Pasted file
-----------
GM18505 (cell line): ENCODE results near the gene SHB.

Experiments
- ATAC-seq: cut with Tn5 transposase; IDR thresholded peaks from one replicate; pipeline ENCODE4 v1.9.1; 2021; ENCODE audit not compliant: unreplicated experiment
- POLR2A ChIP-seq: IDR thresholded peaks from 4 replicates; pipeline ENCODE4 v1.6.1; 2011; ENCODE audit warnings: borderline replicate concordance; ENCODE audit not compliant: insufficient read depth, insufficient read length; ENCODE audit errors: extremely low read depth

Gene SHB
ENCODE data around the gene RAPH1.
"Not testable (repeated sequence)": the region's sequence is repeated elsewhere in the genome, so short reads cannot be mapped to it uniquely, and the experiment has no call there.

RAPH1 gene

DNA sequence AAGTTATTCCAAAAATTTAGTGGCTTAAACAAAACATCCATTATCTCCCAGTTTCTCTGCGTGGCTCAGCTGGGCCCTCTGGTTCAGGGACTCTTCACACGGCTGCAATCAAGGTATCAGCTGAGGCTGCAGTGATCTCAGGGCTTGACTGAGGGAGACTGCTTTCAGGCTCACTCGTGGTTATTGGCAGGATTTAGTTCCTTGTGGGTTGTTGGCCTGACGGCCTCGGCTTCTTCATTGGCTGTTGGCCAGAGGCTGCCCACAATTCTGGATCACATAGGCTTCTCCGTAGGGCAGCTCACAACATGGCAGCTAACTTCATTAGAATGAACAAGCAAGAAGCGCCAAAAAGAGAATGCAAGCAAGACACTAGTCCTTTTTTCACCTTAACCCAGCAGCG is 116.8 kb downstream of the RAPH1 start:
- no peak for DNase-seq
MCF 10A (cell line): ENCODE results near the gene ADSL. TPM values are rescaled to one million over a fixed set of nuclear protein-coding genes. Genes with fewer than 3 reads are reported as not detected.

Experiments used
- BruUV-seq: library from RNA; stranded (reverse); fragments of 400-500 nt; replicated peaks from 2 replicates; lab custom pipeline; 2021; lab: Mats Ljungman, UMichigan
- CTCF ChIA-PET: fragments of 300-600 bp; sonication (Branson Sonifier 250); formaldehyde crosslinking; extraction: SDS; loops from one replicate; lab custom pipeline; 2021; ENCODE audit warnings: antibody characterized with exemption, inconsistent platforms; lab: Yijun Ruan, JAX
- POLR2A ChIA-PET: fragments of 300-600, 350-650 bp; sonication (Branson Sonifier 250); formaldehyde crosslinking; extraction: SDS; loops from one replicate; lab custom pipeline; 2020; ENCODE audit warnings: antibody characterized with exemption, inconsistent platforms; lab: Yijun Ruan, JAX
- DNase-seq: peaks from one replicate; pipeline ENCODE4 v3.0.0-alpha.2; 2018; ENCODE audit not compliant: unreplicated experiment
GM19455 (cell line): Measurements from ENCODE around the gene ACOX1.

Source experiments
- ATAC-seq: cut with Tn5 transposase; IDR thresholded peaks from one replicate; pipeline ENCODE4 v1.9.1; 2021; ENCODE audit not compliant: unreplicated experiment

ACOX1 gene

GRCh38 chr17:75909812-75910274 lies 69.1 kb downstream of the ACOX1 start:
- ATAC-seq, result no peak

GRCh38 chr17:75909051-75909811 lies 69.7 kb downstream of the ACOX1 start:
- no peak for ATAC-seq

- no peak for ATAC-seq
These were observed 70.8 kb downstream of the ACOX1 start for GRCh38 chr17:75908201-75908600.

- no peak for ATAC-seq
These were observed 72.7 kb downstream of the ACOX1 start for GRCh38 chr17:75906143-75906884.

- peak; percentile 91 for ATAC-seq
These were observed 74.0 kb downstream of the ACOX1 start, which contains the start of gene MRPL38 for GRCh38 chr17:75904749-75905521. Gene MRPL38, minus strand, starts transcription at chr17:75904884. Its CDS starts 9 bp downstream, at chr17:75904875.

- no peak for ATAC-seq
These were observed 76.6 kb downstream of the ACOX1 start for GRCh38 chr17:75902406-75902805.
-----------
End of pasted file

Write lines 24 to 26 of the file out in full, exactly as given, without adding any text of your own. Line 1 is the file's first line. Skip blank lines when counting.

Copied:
- no peak for ATAC-seq

- no peak for ATAC-seq
These were observed 70.8 kb downstream of the ACOX1 start for GRCh38 chr17:75908201-75908600.